The Must-Add Shows to your Watch List:

The Must-Add Shows to your Watch List:


Mr. Robot (USA)

Rami Malek, Christian Slater, Portia Doubleday

Okay. If you missed season one, or if you watched 1-2 episodes and felt lost, you’re not alone.

Mr. Robot is deep. I mean DEEP. But it’s worth the effort. The dynamic and spellbinding writing for this show will captivate you after 4 episodes. You’ll feel a range of emotions that our guide to the story, Elliot (Malek) doesn’t express in his monotone, steady voice, void of feeling.

As season one progressed, we learned things, as an audience, a little quicker than computer hacking genius, Elliot. As a matter of fact, he actually asked us for help at times and we wanted to help, but we’re not sure he would have listened, anyway. I mean, he barely listened to Christian Slater! Who doesn’t listen to Christian Slater?!

It’s worth the forced USA commercials for their nonsensical reality shows that you must endure to catch up on demand. USA Network has a certified winner in Mr. Robot, unlike any other show on the network. It’s the shining star of USA Network and will have 12 episodes, instead of 10, in season 2. Mr. Robot airs on Wednesday nights on USA. Check local listings for time and channel.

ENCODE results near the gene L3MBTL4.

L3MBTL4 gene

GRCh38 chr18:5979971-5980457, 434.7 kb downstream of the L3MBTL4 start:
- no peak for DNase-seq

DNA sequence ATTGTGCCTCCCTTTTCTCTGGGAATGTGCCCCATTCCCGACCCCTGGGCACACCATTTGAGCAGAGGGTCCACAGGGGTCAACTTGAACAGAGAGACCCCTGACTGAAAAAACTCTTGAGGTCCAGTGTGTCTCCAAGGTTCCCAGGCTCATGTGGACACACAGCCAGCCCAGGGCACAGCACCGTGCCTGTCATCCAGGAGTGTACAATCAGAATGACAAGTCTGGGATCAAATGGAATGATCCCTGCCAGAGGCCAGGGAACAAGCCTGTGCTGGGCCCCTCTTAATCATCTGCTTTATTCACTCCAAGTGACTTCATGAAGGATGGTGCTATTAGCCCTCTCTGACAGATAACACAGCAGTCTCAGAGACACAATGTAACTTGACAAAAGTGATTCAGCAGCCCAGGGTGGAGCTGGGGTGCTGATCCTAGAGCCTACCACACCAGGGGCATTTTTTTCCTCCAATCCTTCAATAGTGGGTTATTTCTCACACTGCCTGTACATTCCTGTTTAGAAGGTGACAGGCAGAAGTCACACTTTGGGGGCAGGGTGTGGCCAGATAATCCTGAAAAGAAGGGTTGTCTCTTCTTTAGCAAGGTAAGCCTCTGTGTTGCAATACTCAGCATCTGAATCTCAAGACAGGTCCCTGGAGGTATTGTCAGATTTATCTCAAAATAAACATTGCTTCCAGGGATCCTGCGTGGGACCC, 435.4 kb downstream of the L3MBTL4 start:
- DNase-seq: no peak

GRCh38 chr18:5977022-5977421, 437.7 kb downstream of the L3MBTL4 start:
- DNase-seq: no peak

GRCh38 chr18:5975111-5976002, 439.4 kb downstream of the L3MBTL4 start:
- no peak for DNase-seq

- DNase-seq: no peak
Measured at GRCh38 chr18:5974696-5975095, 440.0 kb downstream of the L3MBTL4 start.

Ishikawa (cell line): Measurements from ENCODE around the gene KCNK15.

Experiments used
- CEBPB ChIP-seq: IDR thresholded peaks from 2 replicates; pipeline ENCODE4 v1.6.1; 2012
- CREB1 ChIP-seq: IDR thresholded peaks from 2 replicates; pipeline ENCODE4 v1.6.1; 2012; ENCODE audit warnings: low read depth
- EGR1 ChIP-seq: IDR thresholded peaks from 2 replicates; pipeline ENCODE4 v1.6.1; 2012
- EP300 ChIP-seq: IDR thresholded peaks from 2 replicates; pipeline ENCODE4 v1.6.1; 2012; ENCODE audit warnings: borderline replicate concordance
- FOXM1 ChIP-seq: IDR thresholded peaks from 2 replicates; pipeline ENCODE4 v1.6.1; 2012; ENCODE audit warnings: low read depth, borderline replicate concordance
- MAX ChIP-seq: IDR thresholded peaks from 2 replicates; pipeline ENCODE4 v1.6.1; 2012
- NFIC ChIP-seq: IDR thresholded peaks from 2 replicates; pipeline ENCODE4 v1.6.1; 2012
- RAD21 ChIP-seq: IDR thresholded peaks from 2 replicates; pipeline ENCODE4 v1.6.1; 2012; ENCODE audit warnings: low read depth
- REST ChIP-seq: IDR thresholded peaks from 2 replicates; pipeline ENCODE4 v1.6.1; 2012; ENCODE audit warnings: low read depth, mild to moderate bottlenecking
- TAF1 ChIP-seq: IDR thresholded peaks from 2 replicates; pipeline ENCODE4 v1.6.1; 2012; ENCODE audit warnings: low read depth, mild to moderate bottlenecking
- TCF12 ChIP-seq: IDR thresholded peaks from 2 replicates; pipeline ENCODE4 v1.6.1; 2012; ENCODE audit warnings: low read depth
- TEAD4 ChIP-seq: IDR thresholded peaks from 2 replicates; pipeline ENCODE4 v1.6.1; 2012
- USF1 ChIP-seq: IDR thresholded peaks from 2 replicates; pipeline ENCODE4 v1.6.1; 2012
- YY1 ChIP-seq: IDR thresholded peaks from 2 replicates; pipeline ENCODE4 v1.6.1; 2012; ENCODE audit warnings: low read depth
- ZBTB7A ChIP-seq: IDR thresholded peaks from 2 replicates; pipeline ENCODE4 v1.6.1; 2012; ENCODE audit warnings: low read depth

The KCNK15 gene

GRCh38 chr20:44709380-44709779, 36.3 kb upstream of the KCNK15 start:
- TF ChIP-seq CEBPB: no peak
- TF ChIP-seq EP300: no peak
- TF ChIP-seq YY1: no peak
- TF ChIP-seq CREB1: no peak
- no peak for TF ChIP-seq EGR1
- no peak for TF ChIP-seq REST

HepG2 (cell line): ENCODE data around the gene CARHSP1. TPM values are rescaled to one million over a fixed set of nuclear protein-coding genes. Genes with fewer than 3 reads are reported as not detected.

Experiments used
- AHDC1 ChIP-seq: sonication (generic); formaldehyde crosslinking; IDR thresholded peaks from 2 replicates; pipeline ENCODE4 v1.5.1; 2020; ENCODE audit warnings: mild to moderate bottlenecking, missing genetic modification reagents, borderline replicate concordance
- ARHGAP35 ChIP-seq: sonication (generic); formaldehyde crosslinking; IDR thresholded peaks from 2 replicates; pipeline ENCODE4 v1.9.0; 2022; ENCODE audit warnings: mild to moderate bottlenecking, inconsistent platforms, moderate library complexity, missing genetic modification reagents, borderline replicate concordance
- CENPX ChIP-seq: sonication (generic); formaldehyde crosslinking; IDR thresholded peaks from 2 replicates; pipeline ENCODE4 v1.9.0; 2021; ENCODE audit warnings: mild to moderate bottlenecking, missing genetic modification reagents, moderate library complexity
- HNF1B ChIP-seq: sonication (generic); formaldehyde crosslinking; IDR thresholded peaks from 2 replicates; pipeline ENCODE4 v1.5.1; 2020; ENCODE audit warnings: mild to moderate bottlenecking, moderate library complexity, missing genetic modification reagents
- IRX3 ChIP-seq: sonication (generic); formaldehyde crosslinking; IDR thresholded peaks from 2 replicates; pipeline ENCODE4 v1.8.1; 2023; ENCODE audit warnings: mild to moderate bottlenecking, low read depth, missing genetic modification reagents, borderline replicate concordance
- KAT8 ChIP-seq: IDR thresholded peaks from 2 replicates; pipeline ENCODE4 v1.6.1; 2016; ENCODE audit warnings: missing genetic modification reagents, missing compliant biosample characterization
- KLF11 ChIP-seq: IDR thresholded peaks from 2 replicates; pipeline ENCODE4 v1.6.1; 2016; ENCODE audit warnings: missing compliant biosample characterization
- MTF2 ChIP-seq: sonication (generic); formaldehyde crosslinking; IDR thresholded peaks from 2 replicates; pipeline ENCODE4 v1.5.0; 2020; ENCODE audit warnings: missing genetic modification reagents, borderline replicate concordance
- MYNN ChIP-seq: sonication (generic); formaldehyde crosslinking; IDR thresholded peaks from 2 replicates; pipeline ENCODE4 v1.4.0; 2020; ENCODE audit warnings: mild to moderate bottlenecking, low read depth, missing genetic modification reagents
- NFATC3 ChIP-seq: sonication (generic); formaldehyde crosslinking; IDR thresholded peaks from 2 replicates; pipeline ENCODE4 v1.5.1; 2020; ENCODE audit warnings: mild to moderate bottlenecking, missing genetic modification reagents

Preacher (AMC)
Dominic Cooper, Ruth Negga, Joseph Gilgun

I will admit, I was ready for this series! I’m a comic book and graphic novel nerd and have been since I had 75 cents to pick up a copy of Iron-Man from my uncle’s comic book shop. Preacher isn’t your 75 cent comic book, though. It’s a little more than edgy and a lot more gritty and violent than anything you read as a kid.

A crazy sonic, supernatural boom at the church of failed preacher, Jesse Custer, leads to an unlikely alliance with a vampire taking on the worst humanity has to offer. Add in the mix the great Jackie Earle Haley as Odin and you’ve got yourself a show! It’s one that I can’t imagine watching while doing something else, because you have to pay attention to follow the pace. It’s a slow moving show at times, until something ridiculously violent happens, but it’s AMC.